An alternate means for resistance muscular exertion, in contrast to isometric resistance, is dynamic resistance. Dynamic resistance is resistance permitting actual movement of an object by a person exerting force against it. Dynamic resistance involves the shortening and lengthening of the person's muscle fibers. Today it is generally understood that there are three basic types of dynamic resistance; isotonic, isokinetic and isodynamic.
Isotonic resistance involves the use of gravity or the simulation of gravity to resist muscular exertion. Some examples of exercise equipment utilizing isotonic resistance include free weights such as barbells, as well as Universal brand weight lifting machines. While the forces of gravity remain constant, the resistance to motions, such as lifting, varies during the movement because of the skeletal angle changes.
Muscle movement against isotonic resistance occurs in two categories. First, the contractile phase involves shortening the muscle fibers while the weight is moved against gravity, or in other words "lifting" the weight. Second, the eccentric phase refers to motion wherein the muscle fibers are lengthened while the weight is moved in the same direction as the force of gravity, or in other words "lowering" the weight.
Exercise machines that provide isotonic resistance by using resistance other than weights are well known in the art. For example, a hydraulic source used to supply isotonic resistance is disclosed in U.S. Pat. No. 4,865,315 to Paterson et al., entitled "Dedicated Microprocessor Controlled Exercise Resistance Machine." In addition to hydraulic sources, isotonic resistance has been provided by pneumatic sources, as illustrated in U.S. Pat. No. 4,257,593 to Keiser, entitled "Pneumatic Exercising Device".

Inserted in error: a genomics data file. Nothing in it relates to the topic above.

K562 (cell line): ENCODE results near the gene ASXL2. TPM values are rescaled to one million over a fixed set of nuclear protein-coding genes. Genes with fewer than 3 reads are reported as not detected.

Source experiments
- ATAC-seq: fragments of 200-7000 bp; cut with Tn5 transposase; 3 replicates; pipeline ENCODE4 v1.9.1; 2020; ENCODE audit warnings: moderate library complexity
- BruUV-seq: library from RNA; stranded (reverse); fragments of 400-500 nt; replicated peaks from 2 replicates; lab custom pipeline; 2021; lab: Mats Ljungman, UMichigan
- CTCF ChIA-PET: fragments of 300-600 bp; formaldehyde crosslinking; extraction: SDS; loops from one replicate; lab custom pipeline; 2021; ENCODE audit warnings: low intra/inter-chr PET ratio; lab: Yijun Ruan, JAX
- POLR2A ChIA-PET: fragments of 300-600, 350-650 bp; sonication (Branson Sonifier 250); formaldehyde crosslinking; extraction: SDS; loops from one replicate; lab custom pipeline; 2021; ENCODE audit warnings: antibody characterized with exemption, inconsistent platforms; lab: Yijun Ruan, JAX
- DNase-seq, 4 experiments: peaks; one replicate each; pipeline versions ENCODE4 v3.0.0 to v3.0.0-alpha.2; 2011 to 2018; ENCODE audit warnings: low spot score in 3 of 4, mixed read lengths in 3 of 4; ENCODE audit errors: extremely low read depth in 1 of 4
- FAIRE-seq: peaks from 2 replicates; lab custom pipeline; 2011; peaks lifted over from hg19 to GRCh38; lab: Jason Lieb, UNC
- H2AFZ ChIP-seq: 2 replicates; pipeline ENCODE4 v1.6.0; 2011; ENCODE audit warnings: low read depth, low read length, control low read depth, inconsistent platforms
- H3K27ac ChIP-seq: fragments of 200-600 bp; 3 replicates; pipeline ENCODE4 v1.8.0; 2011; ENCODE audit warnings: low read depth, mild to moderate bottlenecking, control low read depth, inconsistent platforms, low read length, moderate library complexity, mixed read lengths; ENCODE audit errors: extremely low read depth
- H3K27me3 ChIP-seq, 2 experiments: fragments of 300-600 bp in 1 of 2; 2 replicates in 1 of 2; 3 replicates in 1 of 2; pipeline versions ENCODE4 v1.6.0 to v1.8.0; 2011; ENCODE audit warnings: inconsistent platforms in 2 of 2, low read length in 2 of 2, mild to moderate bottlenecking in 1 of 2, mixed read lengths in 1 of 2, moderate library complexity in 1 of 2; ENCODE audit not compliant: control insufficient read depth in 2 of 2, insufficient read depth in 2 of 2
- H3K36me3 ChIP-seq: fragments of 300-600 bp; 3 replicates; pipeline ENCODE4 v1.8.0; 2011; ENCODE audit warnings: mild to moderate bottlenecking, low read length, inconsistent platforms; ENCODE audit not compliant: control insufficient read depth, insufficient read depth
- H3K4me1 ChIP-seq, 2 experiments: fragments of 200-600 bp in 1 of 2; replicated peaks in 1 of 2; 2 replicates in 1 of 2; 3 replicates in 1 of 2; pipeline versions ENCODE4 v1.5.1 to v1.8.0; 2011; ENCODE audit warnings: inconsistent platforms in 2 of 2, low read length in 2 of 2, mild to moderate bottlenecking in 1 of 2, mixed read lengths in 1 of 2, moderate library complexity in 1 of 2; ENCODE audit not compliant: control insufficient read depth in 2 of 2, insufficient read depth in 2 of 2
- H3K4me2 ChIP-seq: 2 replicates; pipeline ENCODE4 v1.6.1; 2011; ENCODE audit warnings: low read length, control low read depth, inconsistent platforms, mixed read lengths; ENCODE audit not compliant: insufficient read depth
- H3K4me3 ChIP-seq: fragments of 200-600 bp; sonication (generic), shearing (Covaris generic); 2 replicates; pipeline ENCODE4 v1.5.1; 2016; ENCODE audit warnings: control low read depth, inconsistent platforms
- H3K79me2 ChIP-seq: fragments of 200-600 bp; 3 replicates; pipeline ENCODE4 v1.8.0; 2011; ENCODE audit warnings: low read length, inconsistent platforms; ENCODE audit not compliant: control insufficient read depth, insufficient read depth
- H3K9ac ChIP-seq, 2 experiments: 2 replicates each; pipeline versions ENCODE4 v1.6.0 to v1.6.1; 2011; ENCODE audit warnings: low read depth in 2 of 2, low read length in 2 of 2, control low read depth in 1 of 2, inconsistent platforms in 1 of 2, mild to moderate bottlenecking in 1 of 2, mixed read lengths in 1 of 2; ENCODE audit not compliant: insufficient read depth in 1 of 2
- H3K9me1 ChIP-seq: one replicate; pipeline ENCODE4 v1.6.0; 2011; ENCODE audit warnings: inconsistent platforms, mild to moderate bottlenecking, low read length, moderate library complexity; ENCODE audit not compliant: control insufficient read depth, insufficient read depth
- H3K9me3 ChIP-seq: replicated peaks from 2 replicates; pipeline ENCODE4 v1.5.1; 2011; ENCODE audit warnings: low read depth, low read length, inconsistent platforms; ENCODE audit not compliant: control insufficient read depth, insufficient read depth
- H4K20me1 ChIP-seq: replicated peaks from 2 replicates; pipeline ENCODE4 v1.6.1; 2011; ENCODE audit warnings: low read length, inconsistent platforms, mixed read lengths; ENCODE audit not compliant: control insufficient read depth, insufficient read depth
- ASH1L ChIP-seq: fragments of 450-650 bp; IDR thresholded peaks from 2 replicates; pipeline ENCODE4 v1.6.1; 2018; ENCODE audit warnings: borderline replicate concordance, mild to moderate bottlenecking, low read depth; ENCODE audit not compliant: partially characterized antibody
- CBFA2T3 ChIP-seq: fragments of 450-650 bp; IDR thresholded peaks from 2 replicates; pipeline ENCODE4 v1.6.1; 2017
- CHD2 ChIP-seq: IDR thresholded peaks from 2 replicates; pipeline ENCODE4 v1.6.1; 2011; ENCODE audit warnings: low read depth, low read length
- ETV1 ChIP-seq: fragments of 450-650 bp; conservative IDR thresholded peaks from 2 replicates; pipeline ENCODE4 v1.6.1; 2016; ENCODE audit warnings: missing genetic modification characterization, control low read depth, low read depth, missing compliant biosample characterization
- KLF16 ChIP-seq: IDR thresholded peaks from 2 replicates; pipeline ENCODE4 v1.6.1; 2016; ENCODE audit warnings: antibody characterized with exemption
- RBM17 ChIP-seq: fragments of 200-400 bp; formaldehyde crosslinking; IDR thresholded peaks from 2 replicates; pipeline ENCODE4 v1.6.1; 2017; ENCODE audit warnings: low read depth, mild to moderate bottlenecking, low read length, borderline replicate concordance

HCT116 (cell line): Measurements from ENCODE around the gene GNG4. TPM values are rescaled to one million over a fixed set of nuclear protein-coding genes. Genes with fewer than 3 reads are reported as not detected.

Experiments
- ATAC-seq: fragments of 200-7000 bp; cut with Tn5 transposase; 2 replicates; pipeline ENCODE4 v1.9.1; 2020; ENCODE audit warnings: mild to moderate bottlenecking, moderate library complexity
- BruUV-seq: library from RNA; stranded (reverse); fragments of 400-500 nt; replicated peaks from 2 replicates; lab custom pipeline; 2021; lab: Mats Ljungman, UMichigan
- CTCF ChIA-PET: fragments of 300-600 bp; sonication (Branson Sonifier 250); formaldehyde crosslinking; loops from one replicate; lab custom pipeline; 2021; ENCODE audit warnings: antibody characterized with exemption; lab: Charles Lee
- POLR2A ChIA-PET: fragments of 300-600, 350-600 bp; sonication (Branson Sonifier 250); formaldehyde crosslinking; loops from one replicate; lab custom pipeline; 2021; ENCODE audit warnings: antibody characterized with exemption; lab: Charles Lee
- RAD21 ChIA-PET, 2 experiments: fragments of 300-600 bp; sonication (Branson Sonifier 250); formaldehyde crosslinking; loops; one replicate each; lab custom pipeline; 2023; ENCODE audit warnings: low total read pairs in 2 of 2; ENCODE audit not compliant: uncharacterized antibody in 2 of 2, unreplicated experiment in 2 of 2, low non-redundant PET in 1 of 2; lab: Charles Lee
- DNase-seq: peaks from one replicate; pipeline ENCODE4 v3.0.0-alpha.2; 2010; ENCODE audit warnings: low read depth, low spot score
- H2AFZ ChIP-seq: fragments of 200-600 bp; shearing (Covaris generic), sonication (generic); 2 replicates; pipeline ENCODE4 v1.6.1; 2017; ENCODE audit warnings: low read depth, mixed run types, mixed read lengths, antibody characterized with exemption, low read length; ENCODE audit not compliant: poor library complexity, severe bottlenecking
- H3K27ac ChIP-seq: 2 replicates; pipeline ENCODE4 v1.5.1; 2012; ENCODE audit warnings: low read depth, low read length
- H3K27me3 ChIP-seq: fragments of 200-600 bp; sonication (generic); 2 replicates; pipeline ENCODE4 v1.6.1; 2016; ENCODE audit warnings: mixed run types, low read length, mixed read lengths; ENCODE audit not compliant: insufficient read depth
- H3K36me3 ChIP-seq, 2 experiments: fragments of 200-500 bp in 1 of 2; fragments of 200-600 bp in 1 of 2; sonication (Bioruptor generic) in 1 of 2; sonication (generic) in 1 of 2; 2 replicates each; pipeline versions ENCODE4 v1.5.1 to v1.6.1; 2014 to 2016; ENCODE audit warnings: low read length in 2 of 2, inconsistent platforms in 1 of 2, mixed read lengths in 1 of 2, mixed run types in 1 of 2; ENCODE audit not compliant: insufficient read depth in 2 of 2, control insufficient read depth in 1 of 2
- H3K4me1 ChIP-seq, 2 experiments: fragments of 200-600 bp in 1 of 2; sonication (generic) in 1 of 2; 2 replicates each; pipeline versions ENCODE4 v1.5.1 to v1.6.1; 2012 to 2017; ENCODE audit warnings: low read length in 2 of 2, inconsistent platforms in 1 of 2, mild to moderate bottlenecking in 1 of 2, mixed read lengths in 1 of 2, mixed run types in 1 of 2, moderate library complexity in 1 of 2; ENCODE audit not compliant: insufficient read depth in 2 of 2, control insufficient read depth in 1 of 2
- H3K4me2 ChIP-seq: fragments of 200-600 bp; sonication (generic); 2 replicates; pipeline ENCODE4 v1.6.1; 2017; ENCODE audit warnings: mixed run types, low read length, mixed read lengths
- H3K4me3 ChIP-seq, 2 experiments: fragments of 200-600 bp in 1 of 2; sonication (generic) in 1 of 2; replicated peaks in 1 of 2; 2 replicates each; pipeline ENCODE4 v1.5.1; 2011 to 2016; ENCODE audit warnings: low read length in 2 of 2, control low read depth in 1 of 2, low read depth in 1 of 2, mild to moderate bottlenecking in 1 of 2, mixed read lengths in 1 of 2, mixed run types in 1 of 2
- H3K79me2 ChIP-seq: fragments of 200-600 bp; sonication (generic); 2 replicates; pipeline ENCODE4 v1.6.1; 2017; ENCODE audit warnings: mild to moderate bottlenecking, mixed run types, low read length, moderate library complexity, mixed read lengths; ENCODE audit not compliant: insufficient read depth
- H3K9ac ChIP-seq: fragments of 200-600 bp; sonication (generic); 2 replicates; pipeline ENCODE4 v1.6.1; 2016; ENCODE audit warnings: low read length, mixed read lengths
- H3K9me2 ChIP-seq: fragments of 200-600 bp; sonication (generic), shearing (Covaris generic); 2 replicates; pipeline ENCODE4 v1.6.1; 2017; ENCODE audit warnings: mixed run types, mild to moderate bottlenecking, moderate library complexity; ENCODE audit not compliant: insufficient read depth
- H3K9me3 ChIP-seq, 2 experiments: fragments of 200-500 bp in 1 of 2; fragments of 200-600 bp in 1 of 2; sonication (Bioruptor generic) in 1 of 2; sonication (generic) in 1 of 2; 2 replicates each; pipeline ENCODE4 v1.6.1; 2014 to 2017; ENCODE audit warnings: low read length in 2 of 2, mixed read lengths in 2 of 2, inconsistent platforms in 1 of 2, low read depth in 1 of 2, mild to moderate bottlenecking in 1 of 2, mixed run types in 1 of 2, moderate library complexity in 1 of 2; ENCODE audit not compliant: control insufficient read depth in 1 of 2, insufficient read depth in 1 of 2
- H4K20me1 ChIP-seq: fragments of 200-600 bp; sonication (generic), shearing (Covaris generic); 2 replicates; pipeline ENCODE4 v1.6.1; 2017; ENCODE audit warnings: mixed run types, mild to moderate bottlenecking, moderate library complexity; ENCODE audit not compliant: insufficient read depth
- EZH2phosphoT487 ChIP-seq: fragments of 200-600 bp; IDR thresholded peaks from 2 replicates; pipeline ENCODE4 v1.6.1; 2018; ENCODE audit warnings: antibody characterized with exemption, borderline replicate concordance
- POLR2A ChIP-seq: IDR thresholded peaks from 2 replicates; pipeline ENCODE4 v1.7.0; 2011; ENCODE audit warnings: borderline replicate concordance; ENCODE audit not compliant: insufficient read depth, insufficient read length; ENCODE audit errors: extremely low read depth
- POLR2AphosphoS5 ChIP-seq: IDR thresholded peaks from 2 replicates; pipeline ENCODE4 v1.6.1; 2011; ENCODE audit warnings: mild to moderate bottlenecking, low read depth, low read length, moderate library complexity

Exercise apparatuses that provide isotonic resistance have been adequate for some purposes. For example, machines that provide isotonic resistance are able to duplicate the resistance encountered when lifting a physical object against gravity. Therefore, these systems can resemble "real life" situations.
Isokinetic resistance, as now understood, restricts motion to approximately constant velocity, irrespective of the amount of force applied by the patient. Exercise machines that provide isokinetic resistance are well known in the art, and have used a number of different means for resistance. For example, systems are known that provide adjustable isokinetic resistance with mechanical or electric braking devices. Additionally, hydraulic sources have been used in the provision of isokinetic resistance. An example of an exercise machine that provides isokinetic resistance is the Cybex Liftask brand system, which is sold by Lumex Industries. Another example of an apparatus that provides isokinetic resistance to exercise is the Biodex dynamometer sold by Biodex Corp. of Shirely, N.Y. The biodex dynamometer adapts to provide isokinetic resistance for use in quantifying flexion and extension movements of a patient's lower spine and other rotational movements about an isolated single axis such as knee flexion/extension.